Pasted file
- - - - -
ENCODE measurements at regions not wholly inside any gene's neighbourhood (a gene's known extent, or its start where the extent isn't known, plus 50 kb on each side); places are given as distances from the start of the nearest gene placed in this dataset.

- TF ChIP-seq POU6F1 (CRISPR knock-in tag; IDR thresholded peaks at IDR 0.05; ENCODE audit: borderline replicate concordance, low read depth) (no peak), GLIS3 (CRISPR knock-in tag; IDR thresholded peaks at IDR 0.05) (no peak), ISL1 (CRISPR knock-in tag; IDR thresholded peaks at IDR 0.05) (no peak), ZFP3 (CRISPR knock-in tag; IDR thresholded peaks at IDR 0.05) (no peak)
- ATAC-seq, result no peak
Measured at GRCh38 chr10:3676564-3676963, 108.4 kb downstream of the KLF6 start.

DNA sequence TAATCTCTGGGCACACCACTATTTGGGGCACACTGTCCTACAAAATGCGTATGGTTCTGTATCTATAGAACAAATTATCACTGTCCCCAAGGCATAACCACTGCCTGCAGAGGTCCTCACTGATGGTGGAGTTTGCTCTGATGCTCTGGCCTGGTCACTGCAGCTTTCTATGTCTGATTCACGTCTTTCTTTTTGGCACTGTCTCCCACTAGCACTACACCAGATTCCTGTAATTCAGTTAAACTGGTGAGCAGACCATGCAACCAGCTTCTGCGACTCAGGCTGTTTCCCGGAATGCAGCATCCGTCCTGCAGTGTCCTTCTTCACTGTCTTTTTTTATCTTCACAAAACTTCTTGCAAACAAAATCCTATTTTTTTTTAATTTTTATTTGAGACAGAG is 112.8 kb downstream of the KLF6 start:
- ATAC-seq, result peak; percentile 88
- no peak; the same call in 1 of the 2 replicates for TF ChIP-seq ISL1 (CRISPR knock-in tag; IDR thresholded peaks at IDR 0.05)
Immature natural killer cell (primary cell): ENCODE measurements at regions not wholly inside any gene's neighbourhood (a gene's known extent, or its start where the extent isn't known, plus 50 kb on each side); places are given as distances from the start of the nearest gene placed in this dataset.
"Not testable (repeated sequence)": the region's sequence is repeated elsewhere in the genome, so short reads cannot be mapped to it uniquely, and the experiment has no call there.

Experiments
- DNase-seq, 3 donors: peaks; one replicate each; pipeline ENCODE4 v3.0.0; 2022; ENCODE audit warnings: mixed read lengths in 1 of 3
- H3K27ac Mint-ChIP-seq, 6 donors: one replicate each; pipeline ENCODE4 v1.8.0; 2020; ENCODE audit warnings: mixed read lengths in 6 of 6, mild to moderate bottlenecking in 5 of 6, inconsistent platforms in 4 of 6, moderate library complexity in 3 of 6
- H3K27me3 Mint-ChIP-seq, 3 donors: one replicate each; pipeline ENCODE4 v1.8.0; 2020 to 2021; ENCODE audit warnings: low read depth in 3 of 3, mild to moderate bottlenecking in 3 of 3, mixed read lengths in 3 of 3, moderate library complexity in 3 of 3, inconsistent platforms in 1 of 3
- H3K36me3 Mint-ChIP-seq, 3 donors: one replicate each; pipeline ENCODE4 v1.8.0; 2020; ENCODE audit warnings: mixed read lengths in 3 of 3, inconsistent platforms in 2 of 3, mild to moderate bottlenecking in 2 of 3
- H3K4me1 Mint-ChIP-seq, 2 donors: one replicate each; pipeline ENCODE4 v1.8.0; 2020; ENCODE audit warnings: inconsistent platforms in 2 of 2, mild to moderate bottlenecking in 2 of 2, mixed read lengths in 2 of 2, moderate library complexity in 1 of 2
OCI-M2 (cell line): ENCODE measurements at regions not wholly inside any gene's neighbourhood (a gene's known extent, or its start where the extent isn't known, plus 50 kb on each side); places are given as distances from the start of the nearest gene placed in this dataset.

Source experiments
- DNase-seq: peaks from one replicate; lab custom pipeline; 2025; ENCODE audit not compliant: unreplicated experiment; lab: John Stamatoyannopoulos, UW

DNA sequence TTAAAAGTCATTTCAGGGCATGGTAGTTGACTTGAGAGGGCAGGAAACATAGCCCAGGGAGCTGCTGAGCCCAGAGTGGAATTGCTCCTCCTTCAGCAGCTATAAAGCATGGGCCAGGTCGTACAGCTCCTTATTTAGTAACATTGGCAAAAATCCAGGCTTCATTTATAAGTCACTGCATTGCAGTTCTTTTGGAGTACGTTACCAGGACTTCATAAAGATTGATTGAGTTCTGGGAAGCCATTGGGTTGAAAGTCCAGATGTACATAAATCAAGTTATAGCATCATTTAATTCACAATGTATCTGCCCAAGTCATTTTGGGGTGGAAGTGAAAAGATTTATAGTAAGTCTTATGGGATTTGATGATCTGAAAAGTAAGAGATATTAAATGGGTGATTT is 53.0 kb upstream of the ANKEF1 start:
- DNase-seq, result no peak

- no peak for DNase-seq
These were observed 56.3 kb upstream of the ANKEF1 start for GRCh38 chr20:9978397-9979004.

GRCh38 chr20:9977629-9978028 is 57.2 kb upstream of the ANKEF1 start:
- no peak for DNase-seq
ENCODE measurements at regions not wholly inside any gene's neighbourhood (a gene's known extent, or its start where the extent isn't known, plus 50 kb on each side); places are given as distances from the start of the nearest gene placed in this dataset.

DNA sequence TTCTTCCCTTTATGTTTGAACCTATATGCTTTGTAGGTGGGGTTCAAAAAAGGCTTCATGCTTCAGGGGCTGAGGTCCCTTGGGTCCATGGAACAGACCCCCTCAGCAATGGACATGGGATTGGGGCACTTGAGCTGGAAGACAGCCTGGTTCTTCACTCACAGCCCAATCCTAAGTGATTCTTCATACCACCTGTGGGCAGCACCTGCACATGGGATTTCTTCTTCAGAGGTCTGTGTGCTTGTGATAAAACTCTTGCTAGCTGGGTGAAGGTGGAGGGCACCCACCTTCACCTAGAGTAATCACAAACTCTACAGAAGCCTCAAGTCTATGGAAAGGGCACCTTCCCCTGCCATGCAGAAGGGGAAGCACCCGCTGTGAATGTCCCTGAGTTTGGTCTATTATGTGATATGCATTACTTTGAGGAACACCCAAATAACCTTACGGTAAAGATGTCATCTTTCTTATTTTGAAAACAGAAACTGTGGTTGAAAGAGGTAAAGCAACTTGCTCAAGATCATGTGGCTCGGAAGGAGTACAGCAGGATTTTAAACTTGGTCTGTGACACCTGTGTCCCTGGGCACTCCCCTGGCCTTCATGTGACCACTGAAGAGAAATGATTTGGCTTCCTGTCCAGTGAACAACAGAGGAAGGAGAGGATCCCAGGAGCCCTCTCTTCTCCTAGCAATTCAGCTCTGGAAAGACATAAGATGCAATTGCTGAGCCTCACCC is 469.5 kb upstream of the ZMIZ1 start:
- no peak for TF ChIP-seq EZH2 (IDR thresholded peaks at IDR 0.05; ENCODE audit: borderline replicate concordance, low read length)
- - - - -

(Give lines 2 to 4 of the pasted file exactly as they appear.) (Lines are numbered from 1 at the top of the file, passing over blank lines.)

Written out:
- TF ChIP-seq POU6F1 (CRISPR knock-in tag; IDR thresholded peaks at IDR 0.05; ENCODE audit: borderline replicate concordance, low read depth) (no peak), GLIS3 (CRISPR knock-in tag; IDR thresholded peaks at IDR 0.05) (no peak), ISL1 (CRISPR knock-in tag; IDR thresholded peaks at IDR 0.05) (no peak), ZFP3 (CRISPR knock-in tag; IDR thresholded peaks at IDR 0.05) (no peak)
- ATAC-seq, result no peak
Measured at GRCh38 chr10:3676564-3676963, 108.4 kb downstream of the KLF6 start.